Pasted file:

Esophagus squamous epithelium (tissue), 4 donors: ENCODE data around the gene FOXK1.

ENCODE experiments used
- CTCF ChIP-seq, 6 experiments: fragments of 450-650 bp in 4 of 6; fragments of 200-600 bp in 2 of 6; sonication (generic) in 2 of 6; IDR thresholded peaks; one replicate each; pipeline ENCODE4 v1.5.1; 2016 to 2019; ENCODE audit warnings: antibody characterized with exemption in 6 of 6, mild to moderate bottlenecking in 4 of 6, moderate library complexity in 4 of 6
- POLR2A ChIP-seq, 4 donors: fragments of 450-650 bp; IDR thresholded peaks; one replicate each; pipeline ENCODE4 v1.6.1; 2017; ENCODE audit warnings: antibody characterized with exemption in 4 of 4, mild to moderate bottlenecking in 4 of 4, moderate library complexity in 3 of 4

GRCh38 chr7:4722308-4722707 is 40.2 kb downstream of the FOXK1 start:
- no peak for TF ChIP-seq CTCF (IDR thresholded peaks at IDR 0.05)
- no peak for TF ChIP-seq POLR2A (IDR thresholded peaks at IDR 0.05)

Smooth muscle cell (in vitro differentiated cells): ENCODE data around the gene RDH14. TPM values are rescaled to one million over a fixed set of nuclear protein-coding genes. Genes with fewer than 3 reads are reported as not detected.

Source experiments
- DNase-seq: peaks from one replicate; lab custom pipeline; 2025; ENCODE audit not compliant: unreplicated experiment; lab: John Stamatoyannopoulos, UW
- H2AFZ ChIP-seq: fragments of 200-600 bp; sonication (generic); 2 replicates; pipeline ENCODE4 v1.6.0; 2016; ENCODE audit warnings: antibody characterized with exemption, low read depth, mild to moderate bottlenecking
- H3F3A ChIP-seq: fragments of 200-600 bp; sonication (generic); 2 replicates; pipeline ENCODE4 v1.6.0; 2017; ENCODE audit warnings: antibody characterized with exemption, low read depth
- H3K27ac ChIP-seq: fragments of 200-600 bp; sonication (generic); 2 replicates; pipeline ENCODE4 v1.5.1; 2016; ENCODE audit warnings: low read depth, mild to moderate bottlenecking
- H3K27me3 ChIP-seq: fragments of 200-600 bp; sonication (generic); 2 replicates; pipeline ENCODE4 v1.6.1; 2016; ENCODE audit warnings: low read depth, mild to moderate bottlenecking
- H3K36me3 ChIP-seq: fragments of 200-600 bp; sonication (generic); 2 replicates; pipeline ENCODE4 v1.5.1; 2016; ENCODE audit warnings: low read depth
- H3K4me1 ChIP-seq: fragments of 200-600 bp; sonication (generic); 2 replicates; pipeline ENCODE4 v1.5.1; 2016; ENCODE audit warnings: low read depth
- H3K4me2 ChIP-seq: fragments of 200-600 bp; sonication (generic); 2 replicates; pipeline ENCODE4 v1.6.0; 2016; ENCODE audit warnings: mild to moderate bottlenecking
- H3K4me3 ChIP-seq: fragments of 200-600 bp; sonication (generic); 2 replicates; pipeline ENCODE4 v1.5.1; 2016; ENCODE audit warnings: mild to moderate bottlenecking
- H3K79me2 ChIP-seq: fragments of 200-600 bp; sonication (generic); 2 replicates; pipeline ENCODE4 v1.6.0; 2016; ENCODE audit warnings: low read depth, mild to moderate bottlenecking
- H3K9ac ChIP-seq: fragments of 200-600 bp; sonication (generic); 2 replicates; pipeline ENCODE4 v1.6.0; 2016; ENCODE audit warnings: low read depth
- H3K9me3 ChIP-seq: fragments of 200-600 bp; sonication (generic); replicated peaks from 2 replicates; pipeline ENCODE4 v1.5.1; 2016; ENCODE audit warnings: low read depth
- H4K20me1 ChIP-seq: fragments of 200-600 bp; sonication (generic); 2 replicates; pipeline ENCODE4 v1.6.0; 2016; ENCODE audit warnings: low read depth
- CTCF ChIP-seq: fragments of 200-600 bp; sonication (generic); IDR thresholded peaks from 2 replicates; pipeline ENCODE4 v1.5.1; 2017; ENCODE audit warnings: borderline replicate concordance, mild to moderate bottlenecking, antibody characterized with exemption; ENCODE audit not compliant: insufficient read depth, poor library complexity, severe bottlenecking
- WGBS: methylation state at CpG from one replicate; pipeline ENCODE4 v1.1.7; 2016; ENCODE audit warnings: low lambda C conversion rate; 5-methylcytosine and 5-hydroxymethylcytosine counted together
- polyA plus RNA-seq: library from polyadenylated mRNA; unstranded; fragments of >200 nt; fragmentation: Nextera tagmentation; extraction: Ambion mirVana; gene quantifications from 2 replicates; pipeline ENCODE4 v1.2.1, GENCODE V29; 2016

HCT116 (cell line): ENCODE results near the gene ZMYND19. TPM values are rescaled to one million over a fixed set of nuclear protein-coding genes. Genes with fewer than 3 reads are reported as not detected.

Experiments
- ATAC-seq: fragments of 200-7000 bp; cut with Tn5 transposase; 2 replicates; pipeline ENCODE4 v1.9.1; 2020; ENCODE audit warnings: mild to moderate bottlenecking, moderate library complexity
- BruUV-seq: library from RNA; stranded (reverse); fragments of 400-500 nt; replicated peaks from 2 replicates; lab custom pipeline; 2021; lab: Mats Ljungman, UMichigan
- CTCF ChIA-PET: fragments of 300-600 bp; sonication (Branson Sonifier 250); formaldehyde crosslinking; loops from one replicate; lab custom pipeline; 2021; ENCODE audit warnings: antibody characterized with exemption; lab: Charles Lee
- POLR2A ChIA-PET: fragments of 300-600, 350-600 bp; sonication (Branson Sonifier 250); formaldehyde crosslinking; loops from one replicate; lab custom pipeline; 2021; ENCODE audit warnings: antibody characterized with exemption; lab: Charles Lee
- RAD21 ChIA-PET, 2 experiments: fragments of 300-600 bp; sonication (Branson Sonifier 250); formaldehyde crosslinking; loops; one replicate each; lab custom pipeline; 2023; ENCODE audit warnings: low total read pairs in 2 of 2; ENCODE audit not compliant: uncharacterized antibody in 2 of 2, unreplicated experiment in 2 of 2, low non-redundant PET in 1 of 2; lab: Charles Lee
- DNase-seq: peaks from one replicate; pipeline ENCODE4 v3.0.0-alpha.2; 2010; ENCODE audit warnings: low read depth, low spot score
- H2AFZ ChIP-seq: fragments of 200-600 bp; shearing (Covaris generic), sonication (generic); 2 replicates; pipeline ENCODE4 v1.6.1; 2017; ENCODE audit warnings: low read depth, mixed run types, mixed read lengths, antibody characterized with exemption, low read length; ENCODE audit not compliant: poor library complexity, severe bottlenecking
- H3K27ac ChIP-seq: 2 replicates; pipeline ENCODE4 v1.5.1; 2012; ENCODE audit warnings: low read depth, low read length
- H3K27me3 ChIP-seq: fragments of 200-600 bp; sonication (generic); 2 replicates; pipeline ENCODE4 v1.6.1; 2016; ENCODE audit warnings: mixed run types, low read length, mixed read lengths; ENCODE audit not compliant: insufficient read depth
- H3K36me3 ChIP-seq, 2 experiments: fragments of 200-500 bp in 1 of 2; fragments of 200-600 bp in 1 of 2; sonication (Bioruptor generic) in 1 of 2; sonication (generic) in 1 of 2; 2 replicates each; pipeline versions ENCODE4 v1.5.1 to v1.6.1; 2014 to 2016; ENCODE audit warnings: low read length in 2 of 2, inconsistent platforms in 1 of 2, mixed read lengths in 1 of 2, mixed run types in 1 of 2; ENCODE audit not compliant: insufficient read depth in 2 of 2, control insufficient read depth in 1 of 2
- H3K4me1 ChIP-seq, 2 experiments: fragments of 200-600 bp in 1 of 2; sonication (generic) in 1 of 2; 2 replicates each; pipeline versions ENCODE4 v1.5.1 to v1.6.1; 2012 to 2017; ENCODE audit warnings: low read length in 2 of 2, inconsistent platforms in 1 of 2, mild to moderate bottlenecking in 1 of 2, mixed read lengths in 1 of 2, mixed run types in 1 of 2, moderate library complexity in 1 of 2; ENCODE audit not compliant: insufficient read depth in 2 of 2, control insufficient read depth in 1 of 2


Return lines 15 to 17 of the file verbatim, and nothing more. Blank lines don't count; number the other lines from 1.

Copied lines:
- H3K36me3 ChIP-seq: fragments of 200-600 bp; sonication (generic); 2 replicates; pipeline ENCODE4 v1.5.1; 2016; ENCODE audit warnings: low read depth
- H3K4me1 ChIP-seq: fragments of 200-600 bp; sonication (generic); 2 replicates; pipeline ENCODE4 v1.5.1; 2016; ENCODE audit warnings: low read depth
- H3K4me2 ChIP-seq: fragments of 200-600 bp; sonication (generic); 2 replicates; pipeline ENCODE4 v1.6.0; 2016; ENCODE audit warnings: mild to moderate bottlenecking